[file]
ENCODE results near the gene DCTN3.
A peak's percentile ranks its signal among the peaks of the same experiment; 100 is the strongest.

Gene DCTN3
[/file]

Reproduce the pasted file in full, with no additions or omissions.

ENCODE results near the gene DCTN3.
A peak's percentile ranks its signal among the peaks of the same experiment; 100 is the strongest.

Gene DCTN3